By Brenda Eubanks Burnette
I was looking for inspiration for this month’s column and was trying to tie it in with this issue’s focus, which is grove management. Lo and behold, I came across a 44-page booklet I had tucked away called the “Book of Truth for Planters of New Groves” by Ocklawaha Nurseries, Inc. of Lake Jem, Florida.
The inside cover contains this quote: “No Tree is a First-Class Tree Unless Budded from a Bearing Tree of Known Quality and Quantity of Production.”
The booklet’s foreword states: “The prospective planter of a Florida citrus grove is confronted with an array of intricate, and to him often difficult, problems. Location of the grove site, choice of land, clearing, plowing, fencing, preparation of soil, selection of varieties, purchase of trees, planting and adoption of a grove management program all require careful consideration, for upon the proper consideration of each of these problems depends the ultimate success of the grove as a commercial project.
“This ‘Book of Truth for Planters of New Groves’ is dedicated in the hope that it will help new growers to start their groves right. Thirty years of practical experience in all phases of Florida citrus growing is the basis for the suggestions hereinafter offered.”
According to the booklet, Ocklawaha Nurseries “owned and maintained the oldest and largest test groves in Florida for the express purpose of propagating citrus nursery stock” and was “recognized as having contributed more to the improvement of Florida citrus stocks than any other organization.”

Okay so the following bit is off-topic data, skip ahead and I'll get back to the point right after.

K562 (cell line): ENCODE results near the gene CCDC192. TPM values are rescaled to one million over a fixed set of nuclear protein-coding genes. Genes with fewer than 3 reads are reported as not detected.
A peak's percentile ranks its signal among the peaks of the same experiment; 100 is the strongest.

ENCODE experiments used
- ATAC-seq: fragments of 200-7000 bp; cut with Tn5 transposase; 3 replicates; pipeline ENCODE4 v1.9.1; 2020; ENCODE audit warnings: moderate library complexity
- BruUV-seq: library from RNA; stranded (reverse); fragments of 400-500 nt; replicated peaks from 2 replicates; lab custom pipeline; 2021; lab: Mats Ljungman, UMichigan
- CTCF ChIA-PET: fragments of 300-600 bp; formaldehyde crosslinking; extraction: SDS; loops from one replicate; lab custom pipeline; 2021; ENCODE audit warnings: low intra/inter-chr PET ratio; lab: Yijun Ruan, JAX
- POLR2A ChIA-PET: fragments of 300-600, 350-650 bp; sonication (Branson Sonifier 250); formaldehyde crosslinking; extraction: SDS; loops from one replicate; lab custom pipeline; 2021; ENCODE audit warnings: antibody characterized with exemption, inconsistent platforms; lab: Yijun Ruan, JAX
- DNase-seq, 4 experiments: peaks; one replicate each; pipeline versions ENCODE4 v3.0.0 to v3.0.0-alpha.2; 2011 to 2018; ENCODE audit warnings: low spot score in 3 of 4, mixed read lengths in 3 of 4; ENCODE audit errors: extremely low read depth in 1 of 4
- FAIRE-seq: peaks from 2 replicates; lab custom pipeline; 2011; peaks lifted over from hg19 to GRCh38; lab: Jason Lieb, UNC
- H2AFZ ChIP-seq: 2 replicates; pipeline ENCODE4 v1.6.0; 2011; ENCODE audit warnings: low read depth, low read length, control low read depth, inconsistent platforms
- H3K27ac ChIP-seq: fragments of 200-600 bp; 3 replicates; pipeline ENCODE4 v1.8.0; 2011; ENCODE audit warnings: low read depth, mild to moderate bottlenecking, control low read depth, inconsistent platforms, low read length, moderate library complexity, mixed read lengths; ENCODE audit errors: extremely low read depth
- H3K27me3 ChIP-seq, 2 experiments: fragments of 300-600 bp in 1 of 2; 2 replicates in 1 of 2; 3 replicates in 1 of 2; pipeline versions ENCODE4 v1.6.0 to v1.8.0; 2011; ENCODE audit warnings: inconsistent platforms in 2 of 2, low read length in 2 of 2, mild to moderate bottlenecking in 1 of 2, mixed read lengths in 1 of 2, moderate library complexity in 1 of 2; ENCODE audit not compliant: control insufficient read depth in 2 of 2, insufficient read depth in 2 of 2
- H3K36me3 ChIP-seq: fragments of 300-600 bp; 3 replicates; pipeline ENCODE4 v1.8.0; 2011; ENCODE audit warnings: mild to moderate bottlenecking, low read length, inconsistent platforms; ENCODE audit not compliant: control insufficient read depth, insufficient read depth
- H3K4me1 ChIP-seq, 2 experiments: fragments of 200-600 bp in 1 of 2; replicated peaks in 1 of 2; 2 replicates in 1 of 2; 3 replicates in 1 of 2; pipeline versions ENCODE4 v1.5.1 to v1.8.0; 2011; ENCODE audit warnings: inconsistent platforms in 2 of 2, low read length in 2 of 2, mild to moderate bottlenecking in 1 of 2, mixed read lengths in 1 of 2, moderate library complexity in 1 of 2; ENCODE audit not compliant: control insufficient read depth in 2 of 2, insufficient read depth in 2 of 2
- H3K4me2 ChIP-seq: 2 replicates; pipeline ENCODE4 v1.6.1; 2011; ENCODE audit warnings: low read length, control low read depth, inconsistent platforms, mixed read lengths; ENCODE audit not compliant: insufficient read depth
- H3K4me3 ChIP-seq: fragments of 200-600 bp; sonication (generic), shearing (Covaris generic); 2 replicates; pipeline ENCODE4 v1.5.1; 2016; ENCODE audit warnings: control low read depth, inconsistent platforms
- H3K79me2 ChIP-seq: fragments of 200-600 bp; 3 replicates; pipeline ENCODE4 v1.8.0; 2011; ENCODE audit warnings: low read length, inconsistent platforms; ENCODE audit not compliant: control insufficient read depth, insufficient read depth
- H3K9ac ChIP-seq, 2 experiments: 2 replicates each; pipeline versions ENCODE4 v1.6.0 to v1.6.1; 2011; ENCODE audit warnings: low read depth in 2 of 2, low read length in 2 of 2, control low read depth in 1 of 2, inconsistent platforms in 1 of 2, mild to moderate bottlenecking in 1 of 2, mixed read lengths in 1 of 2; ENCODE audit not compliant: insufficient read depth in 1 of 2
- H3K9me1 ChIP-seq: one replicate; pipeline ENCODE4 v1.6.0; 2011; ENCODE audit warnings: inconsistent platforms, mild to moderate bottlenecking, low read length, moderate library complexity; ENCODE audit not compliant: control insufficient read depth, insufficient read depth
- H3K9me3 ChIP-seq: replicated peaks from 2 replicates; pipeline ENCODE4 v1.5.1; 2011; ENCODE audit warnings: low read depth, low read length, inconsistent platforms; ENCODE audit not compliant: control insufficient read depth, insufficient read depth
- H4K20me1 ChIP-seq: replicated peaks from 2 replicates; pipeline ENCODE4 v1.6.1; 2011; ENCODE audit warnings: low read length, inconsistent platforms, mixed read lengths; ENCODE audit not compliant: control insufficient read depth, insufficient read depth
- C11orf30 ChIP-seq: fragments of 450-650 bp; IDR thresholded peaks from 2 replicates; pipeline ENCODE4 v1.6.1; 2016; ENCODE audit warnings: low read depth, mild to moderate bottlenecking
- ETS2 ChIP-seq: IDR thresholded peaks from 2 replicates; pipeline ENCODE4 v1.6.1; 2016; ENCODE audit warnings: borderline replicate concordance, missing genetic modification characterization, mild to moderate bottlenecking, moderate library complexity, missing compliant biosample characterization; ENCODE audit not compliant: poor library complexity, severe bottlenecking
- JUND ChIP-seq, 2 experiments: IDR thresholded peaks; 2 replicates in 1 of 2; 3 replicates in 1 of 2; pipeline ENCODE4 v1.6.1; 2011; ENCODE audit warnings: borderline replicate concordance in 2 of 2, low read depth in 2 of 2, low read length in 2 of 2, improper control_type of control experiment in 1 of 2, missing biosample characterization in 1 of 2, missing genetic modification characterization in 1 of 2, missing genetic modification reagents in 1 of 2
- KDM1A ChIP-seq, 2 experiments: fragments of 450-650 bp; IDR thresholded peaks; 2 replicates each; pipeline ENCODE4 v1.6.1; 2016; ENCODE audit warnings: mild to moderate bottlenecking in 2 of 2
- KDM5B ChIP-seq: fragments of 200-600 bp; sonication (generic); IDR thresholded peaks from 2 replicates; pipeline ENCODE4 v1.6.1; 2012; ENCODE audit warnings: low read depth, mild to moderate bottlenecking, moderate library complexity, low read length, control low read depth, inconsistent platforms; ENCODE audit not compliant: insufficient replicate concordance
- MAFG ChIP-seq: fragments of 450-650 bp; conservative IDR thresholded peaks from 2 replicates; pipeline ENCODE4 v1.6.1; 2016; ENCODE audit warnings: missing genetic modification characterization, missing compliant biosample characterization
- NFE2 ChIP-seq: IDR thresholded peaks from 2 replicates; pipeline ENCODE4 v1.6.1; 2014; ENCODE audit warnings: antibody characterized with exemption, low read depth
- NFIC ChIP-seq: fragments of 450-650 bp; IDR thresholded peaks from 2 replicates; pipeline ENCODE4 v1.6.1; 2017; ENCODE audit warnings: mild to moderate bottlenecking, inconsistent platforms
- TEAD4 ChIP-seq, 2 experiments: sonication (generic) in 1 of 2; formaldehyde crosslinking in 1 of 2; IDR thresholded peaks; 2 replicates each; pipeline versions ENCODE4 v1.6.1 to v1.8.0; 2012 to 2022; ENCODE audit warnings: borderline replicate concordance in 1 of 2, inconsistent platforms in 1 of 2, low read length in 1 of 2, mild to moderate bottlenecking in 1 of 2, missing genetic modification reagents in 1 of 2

The booklet noted that “Management of the new grove is not an intricate problem and need not be so regarded by the new planter … the careful observance of all of the suggestions hereinafter offered, is all that is necessary to assure the successful growth of trees during their early years. But make sure that you carefully consider and properly carry out each of the suggestions which is offered in this chapter, for lack of attention in any one phase of citrus culture may result in an unsatisfactory development.”
Those suggestions started with “The first requisite in planting a grove is to get a good piece of land. This can usually be judged by the timber growth, which, if tall and straight and heavy in character and well-leaved, usually indicates not only a good surface soil but a good sub-soil.” The booklet then describes how and when to clear the land, planting cover crops before the trees are planted, and when to plant the trees:
“The season of planting in Florida runs from November 1st to March 1st and during the summer rainy season, generally from June 1st to July 15th. Experience has taught us, however, that the winter planting is the most successful and the earlier the better as trees planted early in the winter months will put out a short growth of leaves and twigs which will develop the root system of the trees while the trees remain dormant through the winter period, thus forming a foundation that will support a thrifty spring growth. Do not get the idea that it is necessary to wait until after danger of frost to plant your trees, for if your trees are planted early in November and put on foliage, the chances are that those trees will remain throughout the winter season in a more dormant condition than they would if left in the nursery.”
What’s interesting is the booklet was published in 1928, after the devastating freeze of 1894–95 moved the company from Ocklawaha to Lake Jem. S.M. Trimble and R.J. Trimble headed up the organization at that time. Sadie Trimble ran the company when her husband died in the flu epidemic of 1918. The company, which also included groves with fruit packed under the “Pedigreed” label, was eventually run by granddaughter Dorothy Conner Shipes. The fourth-generation citrus grower became the first female director of Florida Citrus Mutual and the second female member of the Florida Citrus Commission. I would say that’s quite a pedigree!
Brenda Eubanks Burnette is executive director of the Florida Citrus Hall of Fame. Pieces of the Past is presented in partnership with Florida Southern College’s McKay Archives Center in Lakeland.
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